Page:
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B’nai Brith Canada said on Wednesday that it is appalled by a counterproductive report from the University of Toronto that will allow a climate of antisemitism to continue on its campus.

U of T’s Antisemitism Working Group, formed in December of 2020 and composed of academics and campus bureaucrats, issued its final report on Wednesday, following a very brief interim report on March 26.

The final report, which has been in the works for a year, is a mere 25 pages long and contains eight recommendations. By contrast, noted B’nai Brith in a statement, a U of T report on anti-Black racism released in April is 86 pages long and contains 56 recommendations. The Antisemitism Report fails to address any of the significant antisemitic scandals that have rocked U of T in the past few years.

In June of 2020, B’nai Brith submitted its own report to U of T outlining concrete measures the university could take using existing policy tools to combat antisemitism. U of T’s report Wednesday ignores B’nai Brith’s recommendations and analysis, which were based on an in-depth study of the school's bylaws and regulations.

“In our report, we offered concrete suggestions to U of T in what we called A Path Forward,” said Michael Mostyn, Chief Executive Officer of B’nai Birth Canada. “In this report from U of T today, we see a path backward.”

Notably, said B’nai Brith, the U of T report fails to recommend that the University adopt the International Holocaust Remembrance Alliance (IHRA) Working Definition of Antisemitism, which is already being used by leading global universities such as Oxford and Cambridge.

U of T has been in the headlines over antisemitism in recent weeks.

In late November, the student union at the university’s Scarborough campus voted in favor of a resolution that eliminates funding for student groups that support Israel. The resolution reaffirmed the union’s commitment to the movement to boycott, divest from and sanction Israel and prohibited a range of engagements with groups, businesses or individuals with ties to Israel — including kosher food distributors.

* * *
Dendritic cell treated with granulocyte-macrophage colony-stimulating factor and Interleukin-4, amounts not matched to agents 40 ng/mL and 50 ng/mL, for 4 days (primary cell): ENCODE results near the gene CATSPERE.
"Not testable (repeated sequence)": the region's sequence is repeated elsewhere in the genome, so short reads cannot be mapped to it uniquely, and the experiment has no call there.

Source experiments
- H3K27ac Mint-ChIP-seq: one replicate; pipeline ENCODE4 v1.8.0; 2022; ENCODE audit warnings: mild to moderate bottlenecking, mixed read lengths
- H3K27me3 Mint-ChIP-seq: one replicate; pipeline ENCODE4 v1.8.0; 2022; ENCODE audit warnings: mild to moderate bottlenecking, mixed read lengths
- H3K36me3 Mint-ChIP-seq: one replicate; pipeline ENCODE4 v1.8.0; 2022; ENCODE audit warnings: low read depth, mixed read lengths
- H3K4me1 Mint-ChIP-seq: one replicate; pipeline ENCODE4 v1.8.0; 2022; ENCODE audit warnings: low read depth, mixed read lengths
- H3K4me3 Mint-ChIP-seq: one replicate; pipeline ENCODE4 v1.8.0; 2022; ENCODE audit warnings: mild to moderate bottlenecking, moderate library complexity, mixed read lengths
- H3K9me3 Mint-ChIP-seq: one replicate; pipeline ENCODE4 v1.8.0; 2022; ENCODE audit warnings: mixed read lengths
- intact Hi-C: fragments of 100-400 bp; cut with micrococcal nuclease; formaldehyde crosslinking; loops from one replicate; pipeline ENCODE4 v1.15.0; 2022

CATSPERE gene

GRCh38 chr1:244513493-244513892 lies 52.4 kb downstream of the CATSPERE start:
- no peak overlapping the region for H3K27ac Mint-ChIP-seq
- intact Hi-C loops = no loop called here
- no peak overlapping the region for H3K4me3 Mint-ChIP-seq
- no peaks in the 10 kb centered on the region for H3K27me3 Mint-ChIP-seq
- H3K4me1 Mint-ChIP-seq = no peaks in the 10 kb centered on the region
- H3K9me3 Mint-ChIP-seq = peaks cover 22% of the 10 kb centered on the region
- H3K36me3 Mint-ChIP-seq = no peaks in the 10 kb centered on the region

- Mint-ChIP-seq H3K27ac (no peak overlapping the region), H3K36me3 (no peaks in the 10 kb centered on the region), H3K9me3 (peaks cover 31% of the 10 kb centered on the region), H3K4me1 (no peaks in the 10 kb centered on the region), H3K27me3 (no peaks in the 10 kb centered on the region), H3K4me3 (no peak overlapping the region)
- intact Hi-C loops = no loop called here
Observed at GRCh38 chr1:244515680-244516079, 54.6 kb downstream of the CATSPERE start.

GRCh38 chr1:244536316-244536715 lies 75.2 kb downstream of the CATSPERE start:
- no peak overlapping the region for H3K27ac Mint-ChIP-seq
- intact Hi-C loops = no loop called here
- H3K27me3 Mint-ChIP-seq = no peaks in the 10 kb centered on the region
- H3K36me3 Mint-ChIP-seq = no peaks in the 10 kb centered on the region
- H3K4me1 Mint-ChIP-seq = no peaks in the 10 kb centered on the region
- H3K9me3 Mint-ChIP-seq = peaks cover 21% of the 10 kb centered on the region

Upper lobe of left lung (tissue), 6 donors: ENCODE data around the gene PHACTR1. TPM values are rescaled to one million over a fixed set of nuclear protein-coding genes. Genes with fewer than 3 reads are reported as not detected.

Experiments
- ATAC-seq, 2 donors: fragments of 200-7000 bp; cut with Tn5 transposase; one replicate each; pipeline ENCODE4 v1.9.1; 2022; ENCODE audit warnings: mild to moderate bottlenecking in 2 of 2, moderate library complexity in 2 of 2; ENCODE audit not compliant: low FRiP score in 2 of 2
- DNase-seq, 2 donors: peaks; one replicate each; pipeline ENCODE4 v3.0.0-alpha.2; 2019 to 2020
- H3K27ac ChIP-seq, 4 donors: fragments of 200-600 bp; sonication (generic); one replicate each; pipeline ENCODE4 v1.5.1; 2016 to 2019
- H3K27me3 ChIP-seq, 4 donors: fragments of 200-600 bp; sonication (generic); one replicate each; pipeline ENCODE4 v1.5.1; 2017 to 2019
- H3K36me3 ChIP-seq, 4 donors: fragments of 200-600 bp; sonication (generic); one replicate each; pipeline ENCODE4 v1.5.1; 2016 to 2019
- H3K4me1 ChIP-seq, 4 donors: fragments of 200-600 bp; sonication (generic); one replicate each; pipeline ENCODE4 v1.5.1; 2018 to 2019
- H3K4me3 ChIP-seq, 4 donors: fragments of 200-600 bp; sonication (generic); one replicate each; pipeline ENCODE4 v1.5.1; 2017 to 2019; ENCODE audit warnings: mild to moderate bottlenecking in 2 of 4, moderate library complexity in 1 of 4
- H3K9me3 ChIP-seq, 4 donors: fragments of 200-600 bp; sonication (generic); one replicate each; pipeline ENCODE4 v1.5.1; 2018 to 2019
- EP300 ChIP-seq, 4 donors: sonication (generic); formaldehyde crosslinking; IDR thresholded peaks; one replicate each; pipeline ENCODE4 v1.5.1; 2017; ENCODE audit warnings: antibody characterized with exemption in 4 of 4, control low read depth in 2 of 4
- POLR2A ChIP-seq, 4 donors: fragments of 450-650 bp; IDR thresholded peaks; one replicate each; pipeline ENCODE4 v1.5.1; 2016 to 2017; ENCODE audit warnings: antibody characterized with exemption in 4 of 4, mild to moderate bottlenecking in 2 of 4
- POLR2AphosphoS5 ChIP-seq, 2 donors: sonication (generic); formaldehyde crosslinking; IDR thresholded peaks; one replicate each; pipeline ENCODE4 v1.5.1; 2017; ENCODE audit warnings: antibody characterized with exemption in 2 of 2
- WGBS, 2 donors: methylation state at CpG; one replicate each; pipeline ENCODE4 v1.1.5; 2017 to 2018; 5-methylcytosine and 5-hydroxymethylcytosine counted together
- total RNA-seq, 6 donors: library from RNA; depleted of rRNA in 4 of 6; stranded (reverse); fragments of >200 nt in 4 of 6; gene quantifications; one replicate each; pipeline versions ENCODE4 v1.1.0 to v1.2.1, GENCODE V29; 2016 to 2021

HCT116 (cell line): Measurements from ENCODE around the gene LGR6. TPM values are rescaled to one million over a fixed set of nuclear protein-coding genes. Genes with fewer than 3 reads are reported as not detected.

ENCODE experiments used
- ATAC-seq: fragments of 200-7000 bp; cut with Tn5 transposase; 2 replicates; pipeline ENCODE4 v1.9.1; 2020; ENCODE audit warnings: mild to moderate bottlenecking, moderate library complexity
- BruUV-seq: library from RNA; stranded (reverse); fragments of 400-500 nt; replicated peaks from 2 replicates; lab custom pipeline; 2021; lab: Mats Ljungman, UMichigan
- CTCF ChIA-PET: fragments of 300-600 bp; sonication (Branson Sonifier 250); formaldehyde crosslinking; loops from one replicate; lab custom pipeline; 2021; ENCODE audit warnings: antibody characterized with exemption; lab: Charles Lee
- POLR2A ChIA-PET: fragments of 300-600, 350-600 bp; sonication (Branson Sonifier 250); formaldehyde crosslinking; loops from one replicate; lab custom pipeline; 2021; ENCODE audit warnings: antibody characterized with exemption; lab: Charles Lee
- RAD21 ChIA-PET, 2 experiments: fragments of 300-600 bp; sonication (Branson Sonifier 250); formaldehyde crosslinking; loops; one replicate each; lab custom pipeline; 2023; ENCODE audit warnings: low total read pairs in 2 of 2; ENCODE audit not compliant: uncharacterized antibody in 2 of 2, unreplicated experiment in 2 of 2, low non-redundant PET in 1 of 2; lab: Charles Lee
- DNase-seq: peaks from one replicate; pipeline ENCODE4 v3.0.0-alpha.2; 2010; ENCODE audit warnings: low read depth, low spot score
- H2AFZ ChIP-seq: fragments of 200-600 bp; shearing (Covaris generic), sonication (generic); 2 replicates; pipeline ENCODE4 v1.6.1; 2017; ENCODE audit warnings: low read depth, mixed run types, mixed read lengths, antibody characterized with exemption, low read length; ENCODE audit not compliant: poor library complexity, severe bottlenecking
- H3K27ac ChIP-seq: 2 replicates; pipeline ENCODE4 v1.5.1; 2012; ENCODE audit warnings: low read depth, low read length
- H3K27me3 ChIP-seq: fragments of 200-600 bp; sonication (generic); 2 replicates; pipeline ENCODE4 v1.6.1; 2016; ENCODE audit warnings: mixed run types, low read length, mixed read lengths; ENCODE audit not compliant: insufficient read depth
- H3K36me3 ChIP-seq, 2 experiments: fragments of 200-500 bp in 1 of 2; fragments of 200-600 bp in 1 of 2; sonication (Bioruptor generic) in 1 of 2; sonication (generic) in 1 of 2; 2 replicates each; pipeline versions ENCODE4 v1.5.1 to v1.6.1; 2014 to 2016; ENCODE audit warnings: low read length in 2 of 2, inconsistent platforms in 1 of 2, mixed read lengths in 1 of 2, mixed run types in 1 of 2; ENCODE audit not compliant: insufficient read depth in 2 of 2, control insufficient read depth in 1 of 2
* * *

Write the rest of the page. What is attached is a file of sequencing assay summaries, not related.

The resolution was condemned by Jewish groups in Canada as well as by the leadership of the University of Toronto itself. Following the criticism, the union purportedly revoked the clause dealing with kosher food, but left the other antisemitic measures intact.

In March of 2019, the Graduate Students’ Union approved a motion to make its Boycott, Divestment and Sanctions Committee permanent.

Last year, B’nai Brith Canada condemned CUPE 3902, a labor union at U of T, following a series of anti-Israel and antisemitic tweets issued by its official Twitter account.

"The situation at U of T has deteriorated and the University has laid an egg," Marvin Rotrand, National Director of B'nai Brith's League for Human Rights, said on Wednesday. "It is a report that says and does nothing. What a contrast to the Prime Minister's commitments made on Canada's behalf at the Malmo Forum just two months ago."

“This report is beyond disappointing and demonstrates that U of T does not take antisemitism seriously,” Mostyn added. “It is unfathomable that the IHRA definition was adopted by the Canadian Government, as well as the Province of Ontario, but somehow remains ‘unworthy’ for this academic institution. Hate and discrimination clearly persist at U of T and Jewish students deserved a report to improve that antisemitic atmosphere.”

“Our government should be extremely concerned that U of T has failed to properly address the numerous allegations of antisemitism on its campus in this deeply flawed report,” said Mostyn.

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